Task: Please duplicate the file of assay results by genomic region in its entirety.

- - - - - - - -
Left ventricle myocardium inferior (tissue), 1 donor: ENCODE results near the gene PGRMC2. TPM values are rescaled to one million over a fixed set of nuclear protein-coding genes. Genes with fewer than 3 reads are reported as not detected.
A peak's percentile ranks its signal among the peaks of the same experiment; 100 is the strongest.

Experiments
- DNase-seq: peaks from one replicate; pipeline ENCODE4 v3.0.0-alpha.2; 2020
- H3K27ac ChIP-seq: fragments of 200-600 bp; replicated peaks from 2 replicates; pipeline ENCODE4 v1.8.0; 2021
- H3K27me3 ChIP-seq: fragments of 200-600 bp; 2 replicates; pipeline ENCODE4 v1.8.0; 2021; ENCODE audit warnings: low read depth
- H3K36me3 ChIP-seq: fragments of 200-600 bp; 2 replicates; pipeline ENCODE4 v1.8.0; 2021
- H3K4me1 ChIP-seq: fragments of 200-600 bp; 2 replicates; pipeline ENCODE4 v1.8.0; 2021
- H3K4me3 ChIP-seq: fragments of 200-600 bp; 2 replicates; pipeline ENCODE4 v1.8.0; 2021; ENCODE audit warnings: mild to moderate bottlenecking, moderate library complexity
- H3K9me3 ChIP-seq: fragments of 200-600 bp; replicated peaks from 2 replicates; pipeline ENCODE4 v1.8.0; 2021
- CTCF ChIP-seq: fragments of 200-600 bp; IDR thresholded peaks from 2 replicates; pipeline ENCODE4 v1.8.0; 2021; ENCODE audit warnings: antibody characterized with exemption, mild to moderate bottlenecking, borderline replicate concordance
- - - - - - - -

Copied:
Left ventricle myocardium inferior (tissue), 1 donor: ENCODE results near the gene PGRMC2. TPM values are rescaled to one million over a fixed set of nuclear protein-coding genes. Genes with fewer than 3 reads are reported as not detected.
A peak's percentile ranks its signal among the peaks of the same experiment; 100 is the strongest.

Experiments
- DNase-seq: peaks from one replicate; pipeline ENCODE4 v3.0.0-alpha.2; 2020
- H3K27ac ChIP-seq: fragments of 200-600 bp; replicated peaks from 2 replicates; pipeline ENCODE4 v1.8.0; 2021
- H3K27me3 ChIP-seq: fragments of 200-600 bp; 2 replicates; pipeline ENCODE4 v1.8.0; 2021; ENCODE audit warnings: low read depth
- H3K36me3 ChIP-seq: fragments of 200-600 bp; 2 replicates; pipeline ENCODE4 v1.8.0; 2021
- H3K4me1 ChIP-seq: fragments of 200-600 bp; 2 replicates; pipeline ENCODE4 v1.8.0; 2021
- H3K4me3 ChIP-seq: fragments of 200-600 bp; 2 replicates; pipeline ENCODE4 v1.8.0; 2021; ENCODE audit warnings: mild to moderate bottlenecking, moderate library complexity
- H3K9me3 ChIP-seq: fragments of 200-600 bp; replicated peaks from 2 replicates; pipeline ENCODE4 v1.8.0; 2021
- CTCF ChIP-seq: fragments of 200-600 bp; IDR thresholded peaks from 2 replicates; pipeline ENCODE4 v1.8.0; 2021; ENCODE audit warnings: antibody characterized with exemption, mild to moderate bottlenecking, borderline replicate concordance